August 2020
One mile from the blast, All Saints Church stands
poised to assist its neighbors
Shattered glass litters the floor of All Saints Episcopal Church's parish hall
Two days ago, in the midst Lebanon’s deepening economic crisis and growing civil unrest, the world was stunned by the footage of the horrific explosion at the port of Beirut. The shock of the blast destroyed nearby buildings and shattered glass up to three miles away. The death toll continues to rise as rescue efforts among the piles of rubble turn to recovery of bodies. News outlets report that more than 5,000 people were injured and up to 300,000 people are homeless.
 All Saints Episcopal Church, established in 1912, is located just a block from the waterfront and one mile from the site of the explosion. It is home to an Arabic-speaking congregation and an international congregation led by Archdeacon Imad Zoorob.

Shortly after the blast, Archdeacon Zoorob reported that no member of either congregation was killed or seriously hurt, though many have significant damage to their apartments. At the church the blast blew out glass in the parish hall and vestry, but fortunately the stained glass in the nave and sanctuary suffered no damage. 

Archdeacon Zoorob is also the director of St. Luke’s Center for Rehabilitation, a day and boarding school serving 50 children and young adults with a wide range of cognitive disabilities. Located in the suburb of Beit Meri, five miles from the explosion site, St. Luke’s sustained no damage.

Earlier today Archbishop Suheil S. Dawani, bishop of the Episcopal Diocese of Jerusalem, issued a letter in which he appeals to the diocese’s international partners for financial support. Archbishop Dawani asks for help to repair the damage caused by the explosion at All Saints and the Anglican center at the Near East School of Theology, which is two miles west of the blast site, and to assist in the outreach efforts to aid those most affected by the disaster.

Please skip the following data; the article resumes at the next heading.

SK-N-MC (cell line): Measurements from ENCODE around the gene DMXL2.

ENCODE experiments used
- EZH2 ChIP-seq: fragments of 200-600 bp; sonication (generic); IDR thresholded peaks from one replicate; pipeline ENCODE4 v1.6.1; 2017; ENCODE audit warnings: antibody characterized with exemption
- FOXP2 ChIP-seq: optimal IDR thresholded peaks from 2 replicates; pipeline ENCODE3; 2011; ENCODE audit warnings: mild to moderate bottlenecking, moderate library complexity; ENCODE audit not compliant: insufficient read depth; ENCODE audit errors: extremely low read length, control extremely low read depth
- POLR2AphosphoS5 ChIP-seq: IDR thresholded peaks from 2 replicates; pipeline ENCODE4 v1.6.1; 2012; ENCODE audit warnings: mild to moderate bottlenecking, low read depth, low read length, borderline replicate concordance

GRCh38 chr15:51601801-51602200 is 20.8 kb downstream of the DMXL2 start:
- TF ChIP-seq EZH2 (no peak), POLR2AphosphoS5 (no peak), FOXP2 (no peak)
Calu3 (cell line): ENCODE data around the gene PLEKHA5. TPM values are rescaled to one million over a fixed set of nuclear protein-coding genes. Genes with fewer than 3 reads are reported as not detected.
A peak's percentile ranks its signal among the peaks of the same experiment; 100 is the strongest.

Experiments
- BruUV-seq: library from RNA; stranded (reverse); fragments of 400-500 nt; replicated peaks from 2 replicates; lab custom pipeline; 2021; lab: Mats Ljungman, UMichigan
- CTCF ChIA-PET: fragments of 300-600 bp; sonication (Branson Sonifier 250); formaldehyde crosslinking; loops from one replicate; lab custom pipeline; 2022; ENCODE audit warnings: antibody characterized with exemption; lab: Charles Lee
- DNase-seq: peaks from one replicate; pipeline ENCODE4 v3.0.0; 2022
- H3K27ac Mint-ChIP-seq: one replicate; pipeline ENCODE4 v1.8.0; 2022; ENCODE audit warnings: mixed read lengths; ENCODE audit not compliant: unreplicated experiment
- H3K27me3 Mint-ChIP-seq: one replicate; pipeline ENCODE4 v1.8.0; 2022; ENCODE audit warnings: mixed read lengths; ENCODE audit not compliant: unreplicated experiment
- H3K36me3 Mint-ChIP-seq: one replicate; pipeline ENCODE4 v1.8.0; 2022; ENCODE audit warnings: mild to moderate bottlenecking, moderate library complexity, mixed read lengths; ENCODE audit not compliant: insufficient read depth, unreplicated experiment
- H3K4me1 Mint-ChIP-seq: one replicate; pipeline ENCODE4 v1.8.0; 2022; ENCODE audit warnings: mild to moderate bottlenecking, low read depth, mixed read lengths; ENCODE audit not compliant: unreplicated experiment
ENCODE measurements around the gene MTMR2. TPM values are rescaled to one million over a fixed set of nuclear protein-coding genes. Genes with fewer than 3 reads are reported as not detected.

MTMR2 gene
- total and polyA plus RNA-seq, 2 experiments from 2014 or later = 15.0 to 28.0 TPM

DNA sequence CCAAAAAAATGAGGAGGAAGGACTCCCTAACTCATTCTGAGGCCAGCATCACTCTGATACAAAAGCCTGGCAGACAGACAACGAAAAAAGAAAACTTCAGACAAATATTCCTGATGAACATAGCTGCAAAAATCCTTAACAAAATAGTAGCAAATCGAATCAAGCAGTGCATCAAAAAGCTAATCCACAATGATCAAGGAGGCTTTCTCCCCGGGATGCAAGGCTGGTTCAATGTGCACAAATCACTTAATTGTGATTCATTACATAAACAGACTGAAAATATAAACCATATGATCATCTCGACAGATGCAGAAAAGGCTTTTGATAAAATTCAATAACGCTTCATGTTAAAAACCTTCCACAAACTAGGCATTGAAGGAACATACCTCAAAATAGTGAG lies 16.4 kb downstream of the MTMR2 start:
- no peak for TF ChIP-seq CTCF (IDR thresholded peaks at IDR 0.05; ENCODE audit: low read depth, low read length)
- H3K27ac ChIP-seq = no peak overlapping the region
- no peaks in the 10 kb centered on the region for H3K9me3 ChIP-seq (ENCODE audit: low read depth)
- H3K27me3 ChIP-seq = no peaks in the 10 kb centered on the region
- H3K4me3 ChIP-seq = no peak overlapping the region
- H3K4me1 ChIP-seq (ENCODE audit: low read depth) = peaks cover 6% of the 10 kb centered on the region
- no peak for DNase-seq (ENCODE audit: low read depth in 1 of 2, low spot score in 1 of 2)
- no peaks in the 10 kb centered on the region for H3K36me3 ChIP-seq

Contribute today to the Archbishop’s Beirut Emergency Fund
or by check to AFEDJ
25 Old Kings Highway North, Suite 13
Darien, CT 06820.

Archbishop Dawani concludes: “Thank you for your consideration of this request, as well as for your prayers on behalf of the people of Lebanon, who must now bear this additional burden on top of all the other economic hardships they have endured during the pandemic.”

We join him in deep appreciation to you for your faithful support of these ministries in the Holy Land, both in times of crisis and in sustaining the life-transforming work the diocese’s schools and hospitals engage in every day.

Thank you.

Episcopal Technological and Vocational Training Center grads rank among Palestine's top students
Congratulations to Douyna Moghrabi who achieved the highest score on the Palestinian national exam for hotel and hospitality studies.

We interviewed Dounya in the fall of 2018 and talked with her about why she chose ETVTC in Ramallah, her aspirations for the future, and what her dream job might be.

You can listen to her here beginning at the 4:57 minute mark:
Congratulations to the 2020 ETVTC graduates who scored above 90 on their national exams! (Top L-R) Dounya Moghrabi, first in Palestine - Hotel; Chris Zakharia, second in Palestine - Hotel; and Yousef Namleh, fifth in Ramallah Governorate - Information Technology.

(Bottom L-R) Natalie Dalalsheh, IT and also featured in the video linked above; Hanna Abu Daieh, IT; Abed Jaber, IT; and Ahmad Darawsheh, IT.
Welcome to new AFEDJ trustee, Penny Winder
On August 1, AFEDJ welcomed Penny Winder of Potomac, Maryland, as its newest trustee.

Penny, a member of St. John's Norwood Parish in Chevy Chase, brings many years of experience and expertise in both business and church finance to the work of American Friends.

Penny will join the Audit and Finance Committees.
AFEDJ offers a safe, secure channel to make gifts to support the work of the humanitarian institutions of the Episcopal Diocese of Jerusalem.
American Friends of the Episcopal Diocese of Jerusalem | 203-655-3575 |